Members of a Gaza family whose farm was turned into a "fortress" by Hamas fighters have reported that they were helpless to stop Hamas from using them as human shields. They told the official Palestinian Authority daily newspaper that for years Hamas has used their property and homes for military installations from which to launch rockets into Israel, dig tunnels and store arms. According to the victims, those who tried to object were shot in the legs by Hamas.
The following are excerpts from the article from the official Palestinian Authority daily, Al-Hayat Al-Jadida:
The Abd Rabbo family kept quiet while Hamas fighters turned their farm in the Gaza strip into a fortress. Right now they are waiting for the aid promised by the [Hamas] movement after Israel bombed the farm and turned it into ruins...
The hill on which the Abd Rabbo family lives overlooks the Israeli town Sderot, a fact that turned it into an ideal military position for the Palestinian fighters, from which they have launched hundreds of rockets into southern Israel during the last few years. Several of the Abd Rabbo family members described how the fighters dug tunnels under their houses, stored arms in the fields and launched rockets from the yard of their farm during the nights.
The Abd Rabbo family members emphasize that they are not [Hamas] activists and that they are still loyal to the Fatah movement, but that they were unable to prevent the armed squads from entering their neighborhood at night. One family member, Hadi (age 22) said: "You can't say anything to the resistance [fighters], or they will accuse you of collaborating [with Israel] and shoot you in the legs."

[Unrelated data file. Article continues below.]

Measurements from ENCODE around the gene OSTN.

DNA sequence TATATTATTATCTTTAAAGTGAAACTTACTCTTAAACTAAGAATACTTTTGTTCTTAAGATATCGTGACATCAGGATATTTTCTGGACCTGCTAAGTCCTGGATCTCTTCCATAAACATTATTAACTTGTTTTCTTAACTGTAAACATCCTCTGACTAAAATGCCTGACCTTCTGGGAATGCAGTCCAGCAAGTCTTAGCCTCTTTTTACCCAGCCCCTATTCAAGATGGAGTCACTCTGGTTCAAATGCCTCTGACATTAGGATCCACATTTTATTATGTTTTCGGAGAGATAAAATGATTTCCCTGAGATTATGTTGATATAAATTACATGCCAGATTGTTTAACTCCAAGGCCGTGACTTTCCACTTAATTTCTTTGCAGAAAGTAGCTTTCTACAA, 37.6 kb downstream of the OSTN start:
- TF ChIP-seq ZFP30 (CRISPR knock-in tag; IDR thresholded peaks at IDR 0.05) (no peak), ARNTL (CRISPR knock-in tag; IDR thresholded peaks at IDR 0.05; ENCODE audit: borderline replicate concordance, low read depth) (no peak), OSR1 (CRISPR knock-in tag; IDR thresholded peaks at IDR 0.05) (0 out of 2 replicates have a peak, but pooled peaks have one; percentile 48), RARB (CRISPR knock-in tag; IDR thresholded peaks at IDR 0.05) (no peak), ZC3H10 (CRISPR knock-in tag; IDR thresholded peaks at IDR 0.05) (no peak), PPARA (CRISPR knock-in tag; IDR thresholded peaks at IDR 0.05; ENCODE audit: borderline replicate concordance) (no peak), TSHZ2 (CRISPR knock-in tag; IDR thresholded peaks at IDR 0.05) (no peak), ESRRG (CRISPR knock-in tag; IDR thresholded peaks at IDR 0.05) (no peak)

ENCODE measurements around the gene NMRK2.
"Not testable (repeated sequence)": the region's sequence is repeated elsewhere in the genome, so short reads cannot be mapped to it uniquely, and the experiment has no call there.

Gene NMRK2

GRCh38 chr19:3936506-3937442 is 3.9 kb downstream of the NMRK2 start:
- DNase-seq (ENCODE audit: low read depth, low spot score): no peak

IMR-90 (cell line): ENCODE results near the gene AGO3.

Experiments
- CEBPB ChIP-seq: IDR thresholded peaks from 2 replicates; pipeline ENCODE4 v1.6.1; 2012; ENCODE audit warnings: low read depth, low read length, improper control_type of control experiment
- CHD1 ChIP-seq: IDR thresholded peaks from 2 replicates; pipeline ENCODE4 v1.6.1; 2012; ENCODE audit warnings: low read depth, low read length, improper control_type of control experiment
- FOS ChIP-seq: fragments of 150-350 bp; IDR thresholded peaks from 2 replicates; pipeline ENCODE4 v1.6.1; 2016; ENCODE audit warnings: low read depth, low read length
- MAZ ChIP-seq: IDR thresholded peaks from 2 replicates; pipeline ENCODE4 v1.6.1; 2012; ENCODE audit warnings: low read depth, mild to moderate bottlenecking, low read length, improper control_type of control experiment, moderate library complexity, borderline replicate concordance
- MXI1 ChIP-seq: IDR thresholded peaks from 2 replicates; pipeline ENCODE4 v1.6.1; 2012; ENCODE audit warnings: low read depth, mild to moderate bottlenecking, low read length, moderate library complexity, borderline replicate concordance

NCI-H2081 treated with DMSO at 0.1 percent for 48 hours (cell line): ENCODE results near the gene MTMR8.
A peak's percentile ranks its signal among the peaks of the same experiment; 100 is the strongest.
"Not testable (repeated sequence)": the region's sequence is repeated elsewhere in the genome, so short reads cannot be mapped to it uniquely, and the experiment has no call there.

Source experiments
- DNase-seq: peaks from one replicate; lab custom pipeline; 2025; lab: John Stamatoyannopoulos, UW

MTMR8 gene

[Al-Hayat Al-Jadida, Jan. 27, 2009]
I have yet to hear any human rights organization accuse Hamas of using human shields - they only accuse Israel, as Amnesty International did.
And the "eyewitnesses" who say that the IDF used human shields are suspect, to say the least. A reporter from YNet visited a house in Gaza during the operation where the IDF took over but the family was free to leave, and chose not to. Yet as soon as they saw the reporter they started screaming:
We come across a local family in one of the buildings. Grandparents, a few young parents, some children and a few toddlers. Sitting on a rug, their legs are covered in blankets and two soldiers are standing guard nearby. "What about them?" I ask. "They're free to go if they want to, but they don't want to," said Eilon Perry, Givati's operations officer. "They informed us they would be staying in the house and we have no choice but to accept that."Is there any doubt that this family is now telling every reporter and NGO in sight that they were used as human shields? And is there any doubt that the reporters and "human rights" workers will believe them uncritically and unconditionally, and carefully document their lies in their campaign to gather evidence to bolster their preconceived notions of IDF brutality?
The family suddenly notices the cameras, and immediately, the expression on their faces changes. "We have no food," they say in Arabic, as one of the youngsters suggests we interview him in English about their plight. Givati troops are extremely concerned about being portrayed as abusing innocent civilians. Perry points to a stack of canned goods, water bottles and other provisions. "We provided some of that and they cook and eat quite well," he said. The Palestinians seem to understand him and one of them smiles. It's a war – they had to try.